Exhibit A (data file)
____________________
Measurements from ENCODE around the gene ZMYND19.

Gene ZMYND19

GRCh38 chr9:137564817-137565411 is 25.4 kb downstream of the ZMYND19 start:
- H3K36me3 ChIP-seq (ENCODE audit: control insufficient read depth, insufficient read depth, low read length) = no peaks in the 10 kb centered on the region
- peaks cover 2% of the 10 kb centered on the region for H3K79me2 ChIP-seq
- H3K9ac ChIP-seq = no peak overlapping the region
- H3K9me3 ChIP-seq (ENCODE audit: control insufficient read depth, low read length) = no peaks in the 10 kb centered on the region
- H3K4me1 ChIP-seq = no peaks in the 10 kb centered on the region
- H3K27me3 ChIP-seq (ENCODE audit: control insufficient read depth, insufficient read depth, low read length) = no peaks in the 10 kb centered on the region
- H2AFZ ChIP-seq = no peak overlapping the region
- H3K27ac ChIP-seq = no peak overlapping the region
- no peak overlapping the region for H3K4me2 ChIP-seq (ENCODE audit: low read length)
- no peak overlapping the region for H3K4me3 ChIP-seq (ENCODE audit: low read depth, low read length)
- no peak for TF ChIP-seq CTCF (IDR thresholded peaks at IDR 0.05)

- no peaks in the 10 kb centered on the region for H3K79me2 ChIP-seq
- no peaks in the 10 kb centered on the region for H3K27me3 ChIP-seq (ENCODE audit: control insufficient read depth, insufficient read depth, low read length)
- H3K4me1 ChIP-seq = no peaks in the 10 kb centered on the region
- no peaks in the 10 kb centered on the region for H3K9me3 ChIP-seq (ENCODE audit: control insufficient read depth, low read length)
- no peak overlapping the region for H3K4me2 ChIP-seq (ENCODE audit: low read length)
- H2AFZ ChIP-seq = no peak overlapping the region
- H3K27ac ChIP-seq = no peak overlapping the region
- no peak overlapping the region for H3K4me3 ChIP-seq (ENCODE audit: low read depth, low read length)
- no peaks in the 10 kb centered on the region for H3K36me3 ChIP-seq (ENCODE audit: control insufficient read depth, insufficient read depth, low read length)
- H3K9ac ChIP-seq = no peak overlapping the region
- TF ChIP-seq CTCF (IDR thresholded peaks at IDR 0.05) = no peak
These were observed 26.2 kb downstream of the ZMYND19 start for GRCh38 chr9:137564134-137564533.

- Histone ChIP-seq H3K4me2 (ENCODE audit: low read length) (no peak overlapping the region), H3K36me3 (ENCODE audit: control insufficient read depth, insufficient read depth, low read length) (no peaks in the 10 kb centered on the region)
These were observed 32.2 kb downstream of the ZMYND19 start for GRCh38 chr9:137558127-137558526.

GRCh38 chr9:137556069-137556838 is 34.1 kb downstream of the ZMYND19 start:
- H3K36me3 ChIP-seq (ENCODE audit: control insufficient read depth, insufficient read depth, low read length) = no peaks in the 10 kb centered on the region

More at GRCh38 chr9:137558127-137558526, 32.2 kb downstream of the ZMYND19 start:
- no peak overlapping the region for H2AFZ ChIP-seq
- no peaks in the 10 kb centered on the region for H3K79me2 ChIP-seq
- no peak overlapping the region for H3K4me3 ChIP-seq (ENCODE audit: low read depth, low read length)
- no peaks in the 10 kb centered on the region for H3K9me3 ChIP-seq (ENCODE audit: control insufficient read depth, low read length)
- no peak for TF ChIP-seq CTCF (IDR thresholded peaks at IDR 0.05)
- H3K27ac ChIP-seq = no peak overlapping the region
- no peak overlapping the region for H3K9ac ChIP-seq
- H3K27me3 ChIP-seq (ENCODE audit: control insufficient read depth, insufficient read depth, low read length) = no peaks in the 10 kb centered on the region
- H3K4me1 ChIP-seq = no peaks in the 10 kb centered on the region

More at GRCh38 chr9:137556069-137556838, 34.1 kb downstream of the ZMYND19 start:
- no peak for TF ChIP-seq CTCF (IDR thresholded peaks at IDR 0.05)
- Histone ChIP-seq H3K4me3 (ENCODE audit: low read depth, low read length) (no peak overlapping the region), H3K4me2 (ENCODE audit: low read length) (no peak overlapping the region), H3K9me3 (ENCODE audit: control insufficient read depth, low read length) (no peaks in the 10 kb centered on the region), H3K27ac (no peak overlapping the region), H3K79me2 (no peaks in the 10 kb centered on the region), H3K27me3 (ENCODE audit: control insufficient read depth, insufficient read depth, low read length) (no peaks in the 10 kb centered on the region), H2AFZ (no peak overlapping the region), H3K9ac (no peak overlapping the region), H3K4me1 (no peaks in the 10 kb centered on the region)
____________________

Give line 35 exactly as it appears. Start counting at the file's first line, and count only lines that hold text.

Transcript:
- no peaks in the 10 kb centered on the region for H3K9me3 ChIP-seq (ENCODE audit: control insufficient read depth, low read length)